DNA Experts Train Local Officers

OCTOBER 9, 2006 -- POSTED AT 8:15 P.M. CDT

JONESBORO,AR -- Officers from 6 local police agencies returned to the classroom, but not for your average training. They're learning about DNA and what they can do to help solve crimes right here at home. Two experts from the Phoenix, Arizona Police Department came to Jonesboro to teach local officers about DNA at a crime scene.

"The first officers to get out to the scene and even the citizens who are involved in a crime as a victim or a witness, what they do those first few minutes, hours, days, can determine where the investigation goes," says Sgt. Jim Markey of the Phoenix Police Department.

But it's about more than just the crime scene. Allison Sedowski, a Forensic Scientist from the Phoenix Crime Lab taught the class about processing the DNA that's collected.

"If you get to a crime scene and there's DNA evidence, what should you be doing to collect it, to make sure that when it gets to the laboratory that we'll be able to get a DNA profile from it. What are the different techniques to collecting it, how do you package it and how do you submit it in," says Sedowski.

Lane Holmes is currently training with the Jonesboro Police Department. He says by taking this class, he'll better understand how to help the criminal investigation detectives at a crime scene.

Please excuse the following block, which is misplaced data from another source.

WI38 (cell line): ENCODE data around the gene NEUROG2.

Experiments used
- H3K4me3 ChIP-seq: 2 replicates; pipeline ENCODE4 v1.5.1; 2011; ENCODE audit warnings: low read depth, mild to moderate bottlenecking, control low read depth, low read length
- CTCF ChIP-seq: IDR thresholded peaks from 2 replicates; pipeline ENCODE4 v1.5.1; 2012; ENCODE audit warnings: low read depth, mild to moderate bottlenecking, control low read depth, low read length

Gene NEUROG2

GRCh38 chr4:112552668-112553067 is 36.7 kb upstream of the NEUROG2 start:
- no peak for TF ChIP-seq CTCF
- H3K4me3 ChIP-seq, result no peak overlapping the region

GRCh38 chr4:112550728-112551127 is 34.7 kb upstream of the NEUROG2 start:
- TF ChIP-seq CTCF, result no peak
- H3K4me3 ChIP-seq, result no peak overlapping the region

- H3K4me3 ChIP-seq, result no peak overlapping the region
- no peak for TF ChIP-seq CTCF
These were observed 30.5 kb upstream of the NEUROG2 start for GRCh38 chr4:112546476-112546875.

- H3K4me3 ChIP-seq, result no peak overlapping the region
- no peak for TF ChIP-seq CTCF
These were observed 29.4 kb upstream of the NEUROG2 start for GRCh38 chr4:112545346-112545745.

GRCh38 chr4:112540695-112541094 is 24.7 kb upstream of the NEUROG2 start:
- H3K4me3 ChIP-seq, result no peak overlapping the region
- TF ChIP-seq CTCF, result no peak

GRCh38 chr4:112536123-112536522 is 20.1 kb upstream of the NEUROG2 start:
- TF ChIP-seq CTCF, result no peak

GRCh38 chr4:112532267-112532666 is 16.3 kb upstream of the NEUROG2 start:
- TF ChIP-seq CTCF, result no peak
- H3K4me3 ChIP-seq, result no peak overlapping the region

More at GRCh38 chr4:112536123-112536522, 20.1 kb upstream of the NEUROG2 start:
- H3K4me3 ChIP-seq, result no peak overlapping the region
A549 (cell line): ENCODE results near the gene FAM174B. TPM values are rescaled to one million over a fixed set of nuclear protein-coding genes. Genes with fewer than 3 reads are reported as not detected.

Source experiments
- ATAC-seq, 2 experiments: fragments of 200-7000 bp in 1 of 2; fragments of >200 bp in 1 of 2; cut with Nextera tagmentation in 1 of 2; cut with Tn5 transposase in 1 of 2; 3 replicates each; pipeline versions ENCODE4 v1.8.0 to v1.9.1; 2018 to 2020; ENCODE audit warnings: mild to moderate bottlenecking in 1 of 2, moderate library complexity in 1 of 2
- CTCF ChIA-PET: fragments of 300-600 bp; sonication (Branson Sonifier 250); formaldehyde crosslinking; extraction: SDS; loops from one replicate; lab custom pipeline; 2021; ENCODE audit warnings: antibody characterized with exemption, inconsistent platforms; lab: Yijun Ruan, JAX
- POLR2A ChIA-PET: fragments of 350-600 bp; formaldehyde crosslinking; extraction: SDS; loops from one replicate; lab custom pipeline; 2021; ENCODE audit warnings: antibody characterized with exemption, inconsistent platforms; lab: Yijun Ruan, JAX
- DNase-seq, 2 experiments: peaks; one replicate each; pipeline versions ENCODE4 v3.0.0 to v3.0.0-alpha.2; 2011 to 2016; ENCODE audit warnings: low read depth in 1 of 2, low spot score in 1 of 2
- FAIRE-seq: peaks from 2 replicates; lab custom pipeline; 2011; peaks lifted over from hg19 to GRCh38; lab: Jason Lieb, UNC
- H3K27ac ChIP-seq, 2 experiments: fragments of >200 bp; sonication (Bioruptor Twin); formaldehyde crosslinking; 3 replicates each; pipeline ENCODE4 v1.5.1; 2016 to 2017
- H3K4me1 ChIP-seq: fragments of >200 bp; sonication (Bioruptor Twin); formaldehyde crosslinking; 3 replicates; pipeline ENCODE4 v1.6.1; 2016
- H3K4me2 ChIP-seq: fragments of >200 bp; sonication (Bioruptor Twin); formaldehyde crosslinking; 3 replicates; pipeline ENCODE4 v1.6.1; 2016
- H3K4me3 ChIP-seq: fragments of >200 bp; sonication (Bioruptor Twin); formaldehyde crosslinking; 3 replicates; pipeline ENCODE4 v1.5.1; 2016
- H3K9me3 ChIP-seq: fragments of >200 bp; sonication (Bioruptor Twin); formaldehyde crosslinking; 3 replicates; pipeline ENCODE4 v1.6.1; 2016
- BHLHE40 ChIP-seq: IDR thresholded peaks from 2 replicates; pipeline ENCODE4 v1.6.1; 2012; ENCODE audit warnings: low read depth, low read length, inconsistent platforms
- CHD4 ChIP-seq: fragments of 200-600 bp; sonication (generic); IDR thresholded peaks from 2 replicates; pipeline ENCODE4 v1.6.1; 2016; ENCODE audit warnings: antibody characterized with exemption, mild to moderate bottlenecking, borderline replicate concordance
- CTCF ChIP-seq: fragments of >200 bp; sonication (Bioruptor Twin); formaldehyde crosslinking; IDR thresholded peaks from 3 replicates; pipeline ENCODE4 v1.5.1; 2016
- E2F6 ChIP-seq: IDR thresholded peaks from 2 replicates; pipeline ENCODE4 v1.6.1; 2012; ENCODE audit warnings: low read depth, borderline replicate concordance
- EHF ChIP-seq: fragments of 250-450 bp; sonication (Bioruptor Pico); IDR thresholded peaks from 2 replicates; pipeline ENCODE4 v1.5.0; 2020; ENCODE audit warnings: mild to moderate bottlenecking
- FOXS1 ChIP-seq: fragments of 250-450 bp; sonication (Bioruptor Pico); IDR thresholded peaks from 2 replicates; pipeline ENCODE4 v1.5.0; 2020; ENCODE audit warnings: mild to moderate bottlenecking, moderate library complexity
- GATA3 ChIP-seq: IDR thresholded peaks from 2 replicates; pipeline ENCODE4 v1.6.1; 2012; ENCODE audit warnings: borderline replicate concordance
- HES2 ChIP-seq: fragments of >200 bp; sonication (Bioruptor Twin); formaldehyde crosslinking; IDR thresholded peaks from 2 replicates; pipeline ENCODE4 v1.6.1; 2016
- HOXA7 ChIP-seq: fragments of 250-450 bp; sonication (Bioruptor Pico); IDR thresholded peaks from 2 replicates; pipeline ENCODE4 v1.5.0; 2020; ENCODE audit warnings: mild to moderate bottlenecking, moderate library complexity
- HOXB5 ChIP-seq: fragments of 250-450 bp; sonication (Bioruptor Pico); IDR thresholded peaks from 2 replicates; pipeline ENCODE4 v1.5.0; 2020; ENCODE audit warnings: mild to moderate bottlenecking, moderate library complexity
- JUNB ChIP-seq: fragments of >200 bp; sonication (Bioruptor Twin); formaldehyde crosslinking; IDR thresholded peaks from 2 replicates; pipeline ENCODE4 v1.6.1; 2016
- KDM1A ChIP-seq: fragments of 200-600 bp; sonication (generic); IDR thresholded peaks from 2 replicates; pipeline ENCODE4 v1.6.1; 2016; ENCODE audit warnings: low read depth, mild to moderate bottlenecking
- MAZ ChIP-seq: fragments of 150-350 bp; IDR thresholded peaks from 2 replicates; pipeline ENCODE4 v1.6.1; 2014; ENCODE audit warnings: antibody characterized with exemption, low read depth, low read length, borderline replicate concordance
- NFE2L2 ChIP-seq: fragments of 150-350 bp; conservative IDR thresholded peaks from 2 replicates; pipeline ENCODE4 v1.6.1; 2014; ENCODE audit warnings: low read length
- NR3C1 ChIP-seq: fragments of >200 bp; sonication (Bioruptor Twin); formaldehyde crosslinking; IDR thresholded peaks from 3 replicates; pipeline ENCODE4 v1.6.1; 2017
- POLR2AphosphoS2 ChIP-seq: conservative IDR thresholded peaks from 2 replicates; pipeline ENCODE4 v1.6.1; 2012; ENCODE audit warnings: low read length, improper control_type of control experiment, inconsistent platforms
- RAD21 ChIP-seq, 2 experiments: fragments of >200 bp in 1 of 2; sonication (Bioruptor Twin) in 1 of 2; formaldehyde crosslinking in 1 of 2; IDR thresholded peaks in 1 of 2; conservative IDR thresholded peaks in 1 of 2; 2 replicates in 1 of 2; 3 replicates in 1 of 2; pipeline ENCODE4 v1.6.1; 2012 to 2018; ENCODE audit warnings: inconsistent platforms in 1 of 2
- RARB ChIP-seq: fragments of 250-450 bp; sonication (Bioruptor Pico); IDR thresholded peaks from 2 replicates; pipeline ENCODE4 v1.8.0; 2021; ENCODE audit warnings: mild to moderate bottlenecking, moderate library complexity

"In terms of me being a patrolman, I get there first before any of the detectives do and it's really important to secure the evidence, know what you're looking at, and maybe try to get a sample before it deteriorates to the point where you can't get one," says Holmes.

But it's not just for the big cases, its knowledge he says he'll use on a daily basis.

"There's always something on, a burglary or a theft, or even sometimes a rape or homicide. If you're there on the scene and you're one of the first officers, evidence becomes big. You need to find the evidence so you can convict a suspect or even get a suspect if you don't know who committed the crime," says Holmes.

This DNA training class is available to any local law enforcement agency, no matter what size.

"It's something that everybody needs to understand and if everybody does and everybody utilizes this technology to the best of their ability, I think you're going to have safer communities," says Sgt. Jim Markey.

The 2 day DNA training class is free to all police agencies and is funded by the Law Enforcement Innovation Center and the Regional Community Policing Institute at the University of Tennessee.